Calif. man convicted in booby trap police attacks

A Southern California jury on Monday convicted a man of attempted murder in a string of bizarre attacks on police that included improvised booby traps and the firing of a World War II-era bazook...

A Southern California jury on Monday convicted a man of attempted murder in a string of bizarre attacks on police that included improvised booby traps and the firing of a World War II-era bazooka at a police station.

Nicholas John Smit, 41, of San Jacinto, was found guilty of four counts of attempted murder of a police officer, all of them for orchestrating attacks against the same Hemet police detective who had arrested him on a drug charge, Riverside County district attorney's spokesman John Hall said.

In one instance, natural gas was rerouted into the office of a gang task force and rigged to explode. In the bazooka attack, a training rocket was fired from the roof of a nearby market and started a small fire.

"He's almost like a movie-type villain, who's just very, very flawed," Deputy District Attorney Daniel DeLimon told The Associated Press after the verdict.

The bold attacks began in late 2009, putting police officers on edge and unsettling the desert community of Hemet, about 80 miles southeast of Los Angeles. At first, a motorcycle gang was blamed, but its members were cleared.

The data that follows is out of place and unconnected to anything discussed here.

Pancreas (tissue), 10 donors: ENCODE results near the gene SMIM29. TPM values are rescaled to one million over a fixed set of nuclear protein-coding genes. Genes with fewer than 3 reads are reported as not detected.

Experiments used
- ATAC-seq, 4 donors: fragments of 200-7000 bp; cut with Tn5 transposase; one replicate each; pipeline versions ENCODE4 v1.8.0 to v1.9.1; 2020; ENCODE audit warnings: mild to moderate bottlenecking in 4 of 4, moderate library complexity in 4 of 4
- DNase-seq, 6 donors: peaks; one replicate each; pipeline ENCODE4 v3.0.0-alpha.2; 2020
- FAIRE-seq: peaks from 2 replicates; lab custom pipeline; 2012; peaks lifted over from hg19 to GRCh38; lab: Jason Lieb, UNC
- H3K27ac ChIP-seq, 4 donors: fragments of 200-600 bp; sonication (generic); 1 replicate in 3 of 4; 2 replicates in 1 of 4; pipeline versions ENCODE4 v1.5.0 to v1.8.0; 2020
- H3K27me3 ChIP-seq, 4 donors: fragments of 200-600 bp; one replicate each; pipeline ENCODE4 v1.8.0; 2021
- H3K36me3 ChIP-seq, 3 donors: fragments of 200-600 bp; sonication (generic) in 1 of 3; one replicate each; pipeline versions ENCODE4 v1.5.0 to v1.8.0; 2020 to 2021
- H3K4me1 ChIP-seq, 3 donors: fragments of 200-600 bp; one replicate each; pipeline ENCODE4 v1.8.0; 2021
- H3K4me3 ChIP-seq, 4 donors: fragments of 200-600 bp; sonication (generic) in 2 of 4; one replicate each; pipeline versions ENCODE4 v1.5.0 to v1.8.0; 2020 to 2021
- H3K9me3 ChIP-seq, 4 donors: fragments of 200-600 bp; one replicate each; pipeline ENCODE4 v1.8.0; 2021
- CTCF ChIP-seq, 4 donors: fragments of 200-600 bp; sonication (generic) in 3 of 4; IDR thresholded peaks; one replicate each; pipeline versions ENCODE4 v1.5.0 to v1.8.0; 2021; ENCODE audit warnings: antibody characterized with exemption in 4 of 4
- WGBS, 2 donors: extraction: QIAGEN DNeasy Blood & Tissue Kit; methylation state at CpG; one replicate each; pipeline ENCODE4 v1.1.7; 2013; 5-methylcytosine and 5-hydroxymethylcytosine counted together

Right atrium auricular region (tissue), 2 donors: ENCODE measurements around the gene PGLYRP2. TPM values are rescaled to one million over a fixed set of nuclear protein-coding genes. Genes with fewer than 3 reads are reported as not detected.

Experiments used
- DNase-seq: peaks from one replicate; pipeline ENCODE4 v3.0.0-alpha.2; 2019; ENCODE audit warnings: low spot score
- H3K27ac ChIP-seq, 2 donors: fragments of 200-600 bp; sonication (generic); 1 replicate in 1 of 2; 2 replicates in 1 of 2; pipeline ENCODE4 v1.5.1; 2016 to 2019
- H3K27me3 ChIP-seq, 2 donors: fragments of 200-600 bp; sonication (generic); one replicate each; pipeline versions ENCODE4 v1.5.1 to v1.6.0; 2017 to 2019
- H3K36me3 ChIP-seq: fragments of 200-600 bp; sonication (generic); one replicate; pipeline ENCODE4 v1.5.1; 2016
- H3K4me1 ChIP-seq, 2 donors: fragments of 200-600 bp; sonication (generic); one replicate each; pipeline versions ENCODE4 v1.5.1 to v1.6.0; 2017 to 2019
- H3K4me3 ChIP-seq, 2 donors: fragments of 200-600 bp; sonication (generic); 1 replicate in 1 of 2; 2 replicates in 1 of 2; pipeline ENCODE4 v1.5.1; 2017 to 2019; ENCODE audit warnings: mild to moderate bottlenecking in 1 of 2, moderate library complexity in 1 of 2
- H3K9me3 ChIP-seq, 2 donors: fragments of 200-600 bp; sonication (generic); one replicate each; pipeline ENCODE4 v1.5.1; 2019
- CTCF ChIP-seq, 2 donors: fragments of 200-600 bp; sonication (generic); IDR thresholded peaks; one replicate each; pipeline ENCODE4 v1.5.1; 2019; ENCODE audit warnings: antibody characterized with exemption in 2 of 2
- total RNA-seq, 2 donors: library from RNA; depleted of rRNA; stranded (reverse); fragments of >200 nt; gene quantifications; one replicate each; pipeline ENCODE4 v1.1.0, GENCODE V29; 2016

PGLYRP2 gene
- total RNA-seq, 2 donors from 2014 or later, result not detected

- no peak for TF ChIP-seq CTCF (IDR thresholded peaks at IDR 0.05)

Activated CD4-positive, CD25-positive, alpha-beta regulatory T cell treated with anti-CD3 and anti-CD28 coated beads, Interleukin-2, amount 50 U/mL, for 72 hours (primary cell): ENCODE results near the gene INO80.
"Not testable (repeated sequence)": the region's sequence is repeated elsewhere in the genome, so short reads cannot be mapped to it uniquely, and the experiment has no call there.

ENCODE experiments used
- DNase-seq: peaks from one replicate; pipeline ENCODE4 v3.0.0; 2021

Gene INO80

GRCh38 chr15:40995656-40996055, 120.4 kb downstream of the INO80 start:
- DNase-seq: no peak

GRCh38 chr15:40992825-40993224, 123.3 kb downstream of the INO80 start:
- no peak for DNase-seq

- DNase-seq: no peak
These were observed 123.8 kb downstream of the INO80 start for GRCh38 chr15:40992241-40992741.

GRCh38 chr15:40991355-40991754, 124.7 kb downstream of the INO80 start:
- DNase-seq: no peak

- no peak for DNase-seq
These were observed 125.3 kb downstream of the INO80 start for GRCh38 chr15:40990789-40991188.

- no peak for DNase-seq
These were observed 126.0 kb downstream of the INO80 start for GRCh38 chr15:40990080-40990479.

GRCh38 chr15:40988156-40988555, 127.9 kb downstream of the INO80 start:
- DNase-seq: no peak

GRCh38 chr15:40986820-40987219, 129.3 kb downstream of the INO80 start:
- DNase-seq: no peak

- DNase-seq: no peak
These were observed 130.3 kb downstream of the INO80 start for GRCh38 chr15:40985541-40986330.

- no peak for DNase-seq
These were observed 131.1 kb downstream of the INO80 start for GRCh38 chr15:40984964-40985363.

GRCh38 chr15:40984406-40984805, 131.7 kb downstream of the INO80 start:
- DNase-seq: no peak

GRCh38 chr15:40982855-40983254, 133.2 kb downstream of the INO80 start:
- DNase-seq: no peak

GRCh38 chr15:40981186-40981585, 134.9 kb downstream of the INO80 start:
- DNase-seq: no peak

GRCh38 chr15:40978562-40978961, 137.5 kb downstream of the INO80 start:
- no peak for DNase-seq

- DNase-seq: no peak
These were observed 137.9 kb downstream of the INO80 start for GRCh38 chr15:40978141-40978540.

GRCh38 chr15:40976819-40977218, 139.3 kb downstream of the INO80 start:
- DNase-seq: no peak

DeLimon called the attacks "anonymous and frightening."

"It was a very difficult time for the Hemet Police Department," he said.

The attacks stemmed from Smit's anger at Detective Chuck Johnson, who had arrested him earlier in 2009, prosecutors said.

On Dec. 7, 2009, Johnson discovered a booby trap outside his Hemet home. It consisted of a board lined with nails connected to a trip wire that led to his unmarked police cruiser. The nails were barbed and smeared with fecal matter.

Over the next six months, members of the Hemet-San Jacinto Valley Gang Task Force — of which Johnson was a member — were targeted in eight more suspicious incidents, including arsons and attempted shootings.

"Mr. Smit was very angry about being arrested and made repeated efforts to target and eliminate Detective Johnson," DeLimon told the jury during the trial.

Smit's attorney, Bob Gazley, said his client was incapable of launching sophisticated attacks against the detective, calling the attacks and the community outrage a "perfect storm of coincidence" that left Smit wrongly accused.

Jurors deliberated for five days after a five-week trial in Murrieta. They convicted Smit of 11 felonies, including conspiracy and assembling a booby trap. He faces multiple life terms in prison at his sentencing, scheduled for Dec. 2.

The jury was deadlocked on a 12th charge — the attempted murder of a different detective, in which Smit was alleged to have placed a homemade gun on a police entry gate that fired but missed when the detective opened it.

When the jury told Judge Mark Mandio of the impasse, he made the rare move of allowing each side to argue its case again for 10 minutes each, and had the jury continue deliberations, but they still couldn't reach a verdict.

Prosecutors would decide whether to retry Smit on the charge, Hall said.

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